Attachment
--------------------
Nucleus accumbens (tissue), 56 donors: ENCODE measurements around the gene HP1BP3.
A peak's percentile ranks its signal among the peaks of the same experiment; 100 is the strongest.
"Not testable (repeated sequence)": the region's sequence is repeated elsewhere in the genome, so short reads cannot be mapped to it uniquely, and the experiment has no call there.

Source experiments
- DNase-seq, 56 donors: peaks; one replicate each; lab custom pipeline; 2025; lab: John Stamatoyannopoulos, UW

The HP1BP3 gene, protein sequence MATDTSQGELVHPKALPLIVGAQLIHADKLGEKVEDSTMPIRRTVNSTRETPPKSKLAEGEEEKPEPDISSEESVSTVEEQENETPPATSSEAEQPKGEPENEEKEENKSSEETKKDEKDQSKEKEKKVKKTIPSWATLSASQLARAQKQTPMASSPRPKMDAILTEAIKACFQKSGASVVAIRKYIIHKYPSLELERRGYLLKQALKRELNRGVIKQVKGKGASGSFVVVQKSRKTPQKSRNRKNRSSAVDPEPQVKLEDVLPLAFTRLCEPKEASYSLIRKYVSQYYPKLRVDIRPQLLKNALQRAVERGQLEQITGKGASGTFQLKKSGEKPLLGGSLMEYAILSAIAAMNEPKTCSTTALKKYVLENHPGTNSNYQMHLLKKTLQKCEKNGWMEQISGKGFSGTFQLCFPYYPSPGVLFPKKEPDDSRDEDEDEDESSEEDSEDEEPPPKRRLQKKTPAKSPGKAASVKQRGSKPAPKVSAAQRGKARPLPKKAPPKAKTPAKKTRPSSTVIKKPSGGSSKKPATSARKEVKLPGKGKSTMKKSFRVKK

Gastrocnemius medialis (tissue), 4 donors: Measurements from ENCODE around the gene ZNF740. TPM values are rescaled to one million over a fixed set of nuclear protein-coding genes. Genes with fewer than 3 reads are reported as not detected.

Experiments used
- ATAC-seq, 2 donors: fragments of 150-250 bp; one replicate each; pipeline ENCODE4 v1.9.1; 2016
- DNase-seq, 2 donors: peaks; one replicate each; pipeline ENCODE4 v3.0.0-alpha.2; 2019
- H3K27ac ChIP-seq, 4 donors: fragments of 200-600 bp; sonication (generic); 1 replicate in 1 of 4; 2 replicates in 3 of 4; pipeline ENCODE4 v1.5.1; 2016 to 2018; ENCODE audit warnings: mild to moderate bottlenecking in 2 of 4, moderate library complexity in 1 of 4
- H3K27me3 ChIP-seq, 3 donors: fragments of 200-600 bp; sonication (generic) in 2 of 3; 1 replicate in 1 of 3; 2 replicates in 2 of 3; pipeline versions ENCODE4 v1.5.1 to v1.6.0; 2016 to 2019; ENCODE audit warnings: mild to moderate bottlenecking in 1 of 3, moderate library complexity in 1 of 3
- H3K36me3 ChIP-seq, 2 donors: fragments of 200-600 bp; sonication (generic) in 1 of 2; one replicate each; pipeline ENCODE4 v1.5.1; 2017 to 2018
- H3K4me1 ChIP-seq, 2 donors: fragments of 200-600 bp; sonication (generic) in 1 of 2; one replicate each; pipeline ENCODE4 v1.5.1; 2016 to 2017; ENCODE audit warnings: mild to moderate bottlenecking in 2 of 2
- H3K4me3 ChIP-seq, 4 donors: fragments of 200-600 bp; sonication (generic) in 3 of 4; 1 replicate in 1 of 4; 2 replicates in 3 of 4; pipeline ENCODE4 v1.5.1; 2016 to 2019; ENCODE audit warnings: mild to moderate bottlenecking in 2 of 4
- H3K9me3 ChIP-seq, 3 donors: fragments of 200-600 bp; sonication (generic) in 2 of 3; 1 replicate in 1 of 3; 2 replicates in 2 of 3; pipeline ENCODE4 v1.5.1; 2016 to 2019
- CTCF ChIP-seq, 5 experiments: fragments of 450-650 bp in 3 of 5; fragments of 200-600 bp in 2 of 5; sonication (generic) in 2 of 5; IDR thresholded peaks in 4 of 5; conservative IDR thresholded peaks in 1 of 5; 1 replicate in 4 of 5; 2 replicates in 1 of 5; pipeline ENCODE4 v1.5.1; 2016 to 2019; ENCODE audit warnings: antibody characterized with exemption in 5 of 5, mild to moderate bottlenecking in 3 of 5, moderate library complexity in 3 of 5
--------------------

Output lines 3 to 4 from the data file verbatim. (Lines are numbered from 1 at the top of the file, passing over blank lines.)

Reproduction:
"Not testable (repeated sequence)": the region's sequence is repeated elsewhere in the genome, so short reads cannot be mapped to it uniquely, and the experiment has no call there.

Source experiments